NRP Warning About the Selling of Small Turtles

NRP Warning About the Selling of Small Turtles

The Maryland Natural Resources Police are warning parents that turtles less than 4 inches are illegal by federal and state law.

WHAG NEWS - The Teenage Mutant Ninja Turtles are back on the big screen and with some youngsters seeing the crime fighting turtles for the first time, it could spike the sales of pet turtles.

That's why the Maryland Natural Resources Police are warning parents that turtles less than 4 inches are illegal by federal and state law.

"These little tiny, typically they are quarter to 50 cent sized, red-eared sliders are very easy to acquire through turtle farms and offered for sale and we have been getting complaints on them for the last eight years," said Cpl. Mike Lathroum, Maryland Natural Resources Police.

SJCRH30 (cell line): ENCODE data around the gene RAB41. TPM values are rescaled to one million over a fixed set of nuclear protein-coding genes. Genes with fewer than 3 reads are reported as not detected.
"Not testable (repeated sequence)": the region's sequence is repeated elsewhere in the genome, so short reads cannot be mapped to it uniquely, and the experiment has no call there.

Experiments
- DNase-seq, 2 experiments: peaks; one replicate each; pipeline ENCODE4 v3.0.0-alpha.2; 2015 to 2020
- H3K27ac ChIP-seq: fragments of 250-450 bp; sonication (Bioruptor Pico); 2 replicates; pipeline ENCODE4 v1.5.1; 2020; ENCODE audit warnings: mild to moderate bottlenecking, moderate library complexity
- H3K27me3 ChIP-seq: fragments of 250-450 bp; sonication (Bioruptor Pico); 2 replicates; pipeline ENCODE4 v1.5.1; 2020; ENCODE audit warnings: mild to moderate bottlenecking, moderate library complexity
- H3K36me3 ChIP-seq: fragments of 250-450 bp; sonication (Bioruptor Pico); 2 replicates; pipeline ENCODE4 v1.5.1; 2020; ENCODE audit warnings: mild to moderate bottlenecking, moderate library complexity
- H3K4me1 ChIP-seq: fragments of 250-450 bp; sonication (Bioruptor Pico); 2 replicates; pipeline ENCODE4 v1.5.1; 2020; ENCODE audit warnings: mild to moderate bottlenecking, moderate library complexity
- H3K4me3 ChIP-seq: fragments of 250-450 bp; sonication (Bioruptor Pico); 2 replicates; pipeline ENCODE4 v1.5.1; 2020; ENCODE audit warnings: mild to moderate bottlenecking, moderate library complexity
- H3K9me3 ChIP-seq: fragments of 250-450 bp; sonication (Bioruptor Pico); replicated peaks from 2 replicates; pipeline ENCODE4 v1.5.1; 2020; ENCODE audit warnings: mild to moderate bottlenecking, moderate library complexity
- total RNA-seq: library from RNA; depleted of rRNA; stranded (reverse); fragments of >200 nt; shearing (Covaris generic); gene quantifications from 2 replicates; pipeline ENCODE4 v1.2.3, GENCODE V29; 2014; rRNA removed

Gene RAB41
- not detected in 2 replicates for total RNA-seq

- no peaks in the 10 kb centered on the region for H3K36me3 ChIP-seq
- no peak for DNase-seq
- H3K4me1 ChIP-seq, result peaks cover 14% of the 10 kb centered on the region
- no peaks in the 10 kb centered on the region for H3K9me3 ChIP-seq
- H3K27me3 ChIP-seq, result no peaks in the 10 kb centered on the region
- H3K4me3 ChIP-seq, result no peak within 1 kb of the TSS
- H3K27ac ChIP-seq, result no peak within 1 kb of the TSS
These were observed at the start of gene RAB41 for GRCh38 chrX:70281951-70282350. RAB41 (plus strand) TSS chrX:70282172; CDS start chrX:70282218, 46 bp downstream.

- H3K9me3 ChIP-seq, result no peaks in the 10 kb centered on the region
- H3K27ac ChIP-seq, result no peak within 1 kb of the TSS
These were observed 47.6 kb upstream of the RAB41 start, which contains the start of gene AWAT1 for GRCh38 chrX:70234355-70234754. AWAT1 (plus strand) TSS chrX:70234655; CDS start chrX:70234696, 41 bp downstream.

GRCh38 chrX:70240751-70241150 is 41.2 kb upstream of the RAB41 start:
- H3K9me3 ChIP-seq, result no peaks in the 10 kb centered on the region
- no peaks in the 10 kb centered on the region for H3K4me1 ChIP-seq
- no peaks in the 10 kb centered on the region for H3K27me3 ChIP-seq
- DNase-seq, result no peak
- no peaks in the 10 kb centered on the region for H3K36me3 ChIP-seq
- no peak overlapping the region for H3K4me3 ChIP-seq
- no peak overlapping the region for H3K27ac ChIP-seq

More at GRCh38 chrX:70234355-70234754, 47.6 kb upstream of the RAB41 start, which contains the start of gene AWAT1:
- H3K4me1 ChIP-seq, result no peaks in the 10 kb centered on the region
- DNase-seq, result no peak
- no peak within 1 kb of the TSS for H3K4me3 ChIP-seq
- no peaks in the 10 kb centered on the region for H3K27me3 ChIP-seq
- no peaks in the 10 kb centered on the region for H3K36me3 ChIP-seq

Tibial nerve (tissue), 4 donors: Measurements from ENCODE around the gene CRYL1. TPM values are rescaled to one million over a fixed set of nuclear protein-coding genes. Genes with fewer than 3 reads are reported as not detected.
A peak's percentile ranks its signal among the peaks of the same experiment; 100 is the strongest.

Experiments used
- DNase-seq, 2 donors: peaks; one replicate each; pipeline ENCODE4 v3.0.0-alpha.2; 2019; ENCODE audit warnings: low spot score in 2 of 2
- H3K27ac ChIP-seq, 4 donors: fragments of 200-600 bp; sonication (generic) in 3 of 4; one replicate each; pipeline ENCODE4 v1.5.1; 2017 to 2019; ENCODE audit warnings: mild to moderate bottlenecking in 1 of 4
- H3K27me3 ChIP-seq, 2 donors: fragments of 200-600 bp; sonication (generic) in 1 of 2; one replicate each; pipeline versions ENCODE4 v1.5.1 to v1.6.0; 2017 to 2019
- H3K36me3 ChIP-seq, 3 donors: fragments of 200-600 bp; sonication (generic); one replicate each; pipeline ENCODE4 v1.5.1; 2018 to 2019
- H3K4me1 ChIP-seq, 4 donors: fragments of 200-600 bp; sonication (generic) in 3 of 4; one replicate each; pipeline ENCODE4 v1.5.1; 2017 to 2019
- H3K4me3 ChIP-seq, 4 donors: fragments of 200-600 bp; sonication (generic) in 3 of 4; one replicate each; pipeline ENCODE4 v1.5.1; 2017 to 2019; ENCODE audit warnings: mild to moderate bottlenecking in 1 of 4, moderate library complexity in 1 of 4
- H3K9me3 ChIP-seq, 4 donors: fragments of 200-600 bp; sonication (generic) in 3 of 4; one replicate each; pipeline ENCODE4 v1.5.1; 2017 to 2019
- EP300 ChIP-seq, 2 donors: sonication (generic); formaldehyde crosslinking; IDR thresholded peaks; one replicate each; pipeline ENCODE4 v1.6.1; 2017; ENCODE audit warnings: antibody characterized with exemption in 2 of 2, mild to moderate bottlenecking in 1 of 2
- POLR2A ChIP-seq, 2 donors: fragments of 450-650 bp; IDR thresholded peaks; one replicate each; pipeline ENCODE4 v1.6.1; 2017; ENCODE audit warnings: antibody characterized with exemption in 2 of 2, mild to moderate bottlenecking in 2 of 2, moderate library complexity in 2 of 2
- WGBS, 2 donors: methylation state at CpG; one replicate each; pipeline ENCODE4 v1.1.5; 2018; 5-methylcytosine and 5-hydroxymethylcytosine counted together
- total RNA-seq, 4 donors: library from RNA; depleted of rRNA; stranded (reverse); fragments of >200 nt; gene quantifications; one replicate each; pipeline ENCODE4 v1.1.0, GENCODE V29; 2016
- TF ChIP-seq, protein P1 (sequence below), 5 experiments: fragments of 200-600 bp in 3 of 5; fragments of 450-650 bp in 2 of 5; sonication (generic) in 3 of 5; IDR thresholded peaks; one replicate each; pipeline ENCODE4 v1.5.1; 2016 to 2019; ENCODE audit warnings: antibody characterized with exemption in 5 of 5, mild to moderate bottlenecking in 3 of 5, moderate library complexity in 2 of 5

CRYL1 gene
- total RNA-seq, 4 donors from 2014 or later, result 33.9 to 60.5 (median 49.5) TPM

The reason is linked to major health risks.

"It is well documented that they can carry salmonella, which can be transmitted to people, small children especially who are typically the ones who are probably going to be most attracted to these small turtles. They are not real good at washing their hands after they have handled a small animal, like a small turtle. And these small turtles are so small they are easily placed in a child's mouth" said Cpl. Lathroum. 

A local pet shop said they have many requests for small turtles.

"Oh people ask all the time, and we tell them that it's a federal law, not a state law, it is federal," said Andrew Lankasky, general manager, Rick's Food and Pet Supply. 

NRP said there is no harm in buying a turtle but if you do want to buy one you have to make sure its the right size and you know how much responsibility it takes to have one.

"The turtles have potential to live 40 to 50 years or more, people are not prepared to make that kind of commitment, then they really should, probably not, purchase a live turtle, they should buy a toy or take the kids to the zoo or the aquarium," said Cpl. Lathroum. 

If you see the illegal selling of turtles, the NRP asks for you to report it at (410)-260-8888.


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